The Untouchables TV series (1959-63) was the first of its kind – a police procedural with explicit violence and action. Up until then most detective stories focused on the investigation, but The Untouchables featured the gunfights and car chases that became staples of the genre by the 1970s. It was also subject to investigation by the 1961 Senate Subcommittee On Juvenile Delinquency, who investigated the effects of TV on the behaviour of young hoodlums.
Taking their lead more from Westerns than other crime series (such as Dragnet, which was sponsored by the LAPD) The Untouchables weren’t always squeaky clean, but they got the job done. Set in 1930s and based on the book by Eliot Ness it focused on the real-life exploits of a group of prohibition agents struggling against the mob. It drew some criticism from Italian-Americans who felt slighted by its portrait of them, and the Capone family unsuccessfully sued the show.
However, it was in the Senate that they faced the biggest problems, being accused of encouraging young people to commit crimes. Carl Perian – the chief counsel to chair of the subcommittee Thomas J Dodd, said:
We made films for each hearing. ABC complained that we took them out of context, so I said… ‘If they don’t want us showing excerpts, let’s show their own trailers.’ The next week, I ran 30 minutes of trailers for The Untouchables, and I swear to God, when it was over the room was shell-shocked. It was nothing but machine guns, bombings, and stabbings. We said, ‘All right, now what’s your complaint about showing excerpts?’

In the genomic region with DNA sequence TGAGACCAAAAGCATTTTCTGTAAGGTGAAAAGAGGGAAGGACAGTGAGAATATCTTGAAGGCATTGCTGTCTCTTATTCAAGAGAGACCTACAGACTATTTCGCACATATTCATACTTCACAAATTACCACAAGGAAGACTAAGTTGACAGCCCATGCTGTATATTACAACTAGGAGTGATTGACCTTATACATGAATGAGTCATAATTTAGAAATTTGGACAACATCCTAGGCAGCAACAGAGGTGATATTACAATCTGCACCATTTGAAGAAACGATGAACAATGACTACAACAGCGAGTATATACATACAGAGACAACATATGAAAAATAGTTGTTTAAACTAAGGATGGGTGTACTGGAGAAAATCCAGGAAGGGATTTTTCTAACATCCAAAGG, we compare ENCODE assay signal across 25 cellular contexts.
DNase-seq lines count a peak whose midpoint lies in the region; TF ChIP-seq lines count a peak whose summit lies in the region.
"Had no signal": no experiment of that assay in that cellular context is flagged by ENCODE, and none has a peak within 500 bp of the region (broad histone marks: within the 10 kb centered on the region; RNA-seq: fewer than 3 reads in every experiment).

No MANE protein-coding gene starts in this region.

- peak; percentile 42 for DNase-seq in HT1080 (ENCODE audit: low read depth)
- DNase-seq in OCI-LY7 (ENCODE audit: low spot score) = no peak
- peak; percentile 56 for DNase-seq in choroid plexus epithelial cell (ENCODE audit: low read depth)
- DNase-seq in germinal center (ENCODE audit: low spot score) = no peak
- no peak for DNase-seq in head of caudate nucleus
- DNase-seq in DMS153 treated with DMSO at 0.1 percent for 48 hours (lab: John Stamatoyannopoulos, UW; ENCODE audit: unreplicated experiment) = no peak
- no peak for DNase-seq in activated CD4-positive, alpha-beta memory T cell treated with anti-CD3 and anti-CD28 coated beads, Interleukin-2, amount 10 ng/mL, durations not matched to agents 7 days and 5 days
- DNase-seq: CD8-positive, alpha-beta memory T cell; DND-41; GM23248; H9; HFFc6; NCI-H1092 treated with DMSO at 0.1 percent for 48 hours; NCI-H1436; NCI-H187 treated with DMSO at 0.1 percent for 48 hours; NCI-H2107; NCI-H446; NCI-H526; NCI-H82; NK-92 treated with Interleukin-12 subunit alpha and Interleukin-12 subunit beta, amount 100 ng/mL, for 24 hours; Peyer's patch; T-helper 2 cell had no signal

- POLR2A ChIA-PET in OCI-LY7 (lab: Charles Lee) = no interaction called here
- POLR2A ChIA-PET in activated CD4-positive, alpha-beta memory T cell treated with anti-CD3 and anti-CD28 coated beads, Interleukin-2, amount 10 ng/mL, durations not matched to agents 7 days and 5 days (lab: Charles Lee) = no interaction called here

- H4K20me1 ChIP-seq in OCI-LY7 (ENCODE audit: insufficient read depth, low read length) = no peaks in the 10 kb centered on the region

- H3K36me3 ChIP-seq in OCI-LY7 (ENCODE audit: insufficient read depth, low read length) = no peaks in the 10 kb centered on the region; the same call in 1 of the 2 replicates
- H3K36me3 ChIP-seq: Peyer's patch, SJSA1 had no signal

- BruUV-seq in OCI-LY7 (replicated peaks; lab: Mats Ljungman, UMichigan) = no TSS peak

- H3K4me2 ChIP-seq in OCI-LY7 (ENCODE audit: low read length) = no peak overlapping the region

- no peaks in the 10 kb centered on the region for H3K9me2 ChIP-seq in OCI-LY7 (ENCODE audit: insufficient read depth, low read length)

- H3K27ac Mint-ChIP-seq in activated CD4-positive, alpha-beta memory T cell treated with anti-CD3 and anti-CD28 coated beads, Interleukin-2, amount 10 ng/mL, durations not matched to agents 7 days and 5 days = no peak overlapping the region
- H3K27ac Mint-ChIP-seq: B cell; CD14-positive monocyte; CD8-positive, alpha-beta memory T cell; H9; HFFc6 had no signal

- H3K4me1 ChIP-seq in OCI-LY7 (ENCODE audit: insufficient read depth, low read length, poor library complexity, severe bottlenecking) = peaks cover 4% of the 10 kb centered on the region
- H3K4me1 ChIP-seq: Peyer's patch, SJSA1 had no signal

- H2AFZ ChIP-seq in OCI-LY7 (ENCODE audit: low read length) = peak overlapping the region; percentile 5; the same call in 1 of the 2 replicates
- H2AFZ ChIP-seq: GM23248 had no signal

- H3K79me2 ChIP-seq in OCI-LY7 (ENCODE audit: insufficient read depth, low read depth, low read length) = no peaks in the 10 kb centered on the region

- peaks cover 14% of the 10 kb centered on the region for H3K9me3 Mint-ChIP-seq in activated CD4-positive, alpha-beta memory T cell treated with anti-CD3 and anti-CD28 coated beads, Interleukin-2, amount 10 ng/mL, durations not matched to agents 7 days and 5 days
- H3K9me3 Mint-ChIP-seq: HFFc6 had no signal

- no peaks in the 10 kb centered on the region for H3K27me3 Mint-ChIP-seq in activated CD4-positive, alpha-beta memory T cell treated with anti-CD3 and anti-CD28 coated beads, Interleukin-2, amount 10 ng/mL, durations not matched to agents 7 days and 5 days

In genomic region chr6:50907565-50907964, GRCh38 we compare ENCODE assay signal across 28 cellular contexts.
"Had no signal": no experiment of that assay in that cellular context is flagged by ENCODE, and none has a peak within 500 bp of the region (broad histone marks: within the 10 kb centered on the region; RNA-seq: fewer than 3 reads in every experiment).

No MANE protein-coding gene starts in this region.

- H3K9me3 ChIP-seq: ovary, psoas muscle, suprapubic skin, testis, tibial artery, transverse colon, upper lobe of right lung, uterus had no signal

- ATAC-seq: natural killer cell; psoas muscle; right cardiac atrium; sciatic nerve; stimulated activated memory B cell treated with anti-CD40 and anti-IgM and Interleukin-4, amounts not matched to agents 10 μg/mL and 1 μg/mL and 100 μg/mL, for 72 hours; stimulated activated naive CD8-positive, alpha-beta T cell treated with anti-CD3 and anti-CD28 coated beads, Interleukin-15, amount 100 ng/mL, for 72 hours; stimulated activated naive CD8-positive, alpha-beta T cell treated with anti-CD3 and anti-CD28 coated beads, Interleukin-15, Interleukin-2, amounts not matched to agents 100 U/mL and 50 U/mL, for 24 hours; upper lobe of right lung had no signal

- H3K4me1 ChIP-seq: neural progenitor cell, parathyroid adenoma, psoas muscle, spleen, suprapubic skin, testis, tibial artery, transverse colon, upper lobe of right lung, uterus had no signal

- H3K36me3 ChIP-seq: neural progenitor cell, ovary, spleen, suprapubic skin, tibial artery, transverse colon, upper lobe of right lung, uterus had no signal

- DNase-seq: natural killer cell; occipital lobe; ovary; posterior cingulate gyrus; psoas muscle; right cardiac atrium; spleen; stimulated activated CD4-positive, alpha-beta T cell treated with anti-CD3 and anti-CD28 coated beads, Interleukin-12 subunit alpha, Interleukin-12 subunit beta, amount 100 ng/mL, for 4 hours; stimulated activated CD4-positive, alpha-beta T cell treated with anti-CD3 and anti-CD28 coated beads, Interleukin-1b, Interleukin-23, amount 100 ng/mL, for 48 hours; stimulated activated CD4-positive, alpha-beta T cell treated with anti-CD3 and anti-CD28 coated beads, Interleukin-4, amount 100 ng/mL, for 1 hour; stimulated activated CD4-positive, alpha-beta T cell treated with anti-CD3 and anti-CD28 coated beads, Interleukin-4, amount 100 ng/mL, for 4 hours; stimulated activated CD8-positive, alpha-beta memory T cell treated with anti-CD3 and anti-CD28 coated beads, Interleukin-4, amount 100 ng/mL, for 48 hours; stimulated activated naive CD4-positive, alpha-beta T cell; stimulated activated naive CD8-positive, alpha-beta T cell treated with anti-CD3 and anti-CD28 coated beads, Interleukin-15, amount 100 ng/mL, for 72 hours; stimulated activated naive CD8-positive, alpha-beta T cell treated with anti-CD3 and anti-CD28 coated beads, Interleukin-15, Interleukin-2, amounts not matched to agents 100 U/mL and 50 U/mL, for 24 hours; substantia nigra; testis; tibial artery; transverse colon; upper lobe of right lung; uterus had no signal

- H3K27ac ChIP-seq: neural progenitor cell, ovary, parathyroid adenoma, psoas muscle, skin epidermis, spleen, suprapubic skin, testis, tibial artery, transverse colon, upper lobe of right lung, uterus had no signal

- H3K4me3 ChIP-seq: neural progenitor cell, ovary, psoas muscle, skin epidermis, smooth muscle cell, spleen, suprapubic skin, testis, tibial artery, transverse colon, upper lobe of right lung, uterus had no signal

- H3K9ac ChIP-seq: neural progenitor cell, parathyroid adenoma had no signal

The FBI did not support the series (it featured treasury agents, not feds) so their file is almost entirely newspaper clippings covering the various controversies around the show. Clearly the FBI, or someone senior with the Bureau, thought that the show helped inspired criminal violence and so kept tabs on what was being said about it.
One story records how they reached an agreement with Italian-American groups who were objecting to the relentless portrayal of them as mobsters, by putting a limit on the number of Italian names used in the series and writing in a bigger role for the Italian detective. Another article accuses ‘the so-called racial, national and religious minorities’ of becoming ‘more sensitive than ever’. A further story records how James V. Bennett, director of the Bureau of Prisons, began a campaign against the show because it portrayed prison guards in an unfavourable light. I will be examining the Bureau of Prisons’ influence on popular culture in depth in an episode of ClandesTime.
Only one memo in the whole file actually refers to an incident of criminals being inspired by The Untouchables, despite several years of reports about the affect the show was having on crime. The case was a petty armed robbery by two idiots who stole $20 and got caught shortly afterwards, though they did admit to getting their ideas from the TV show.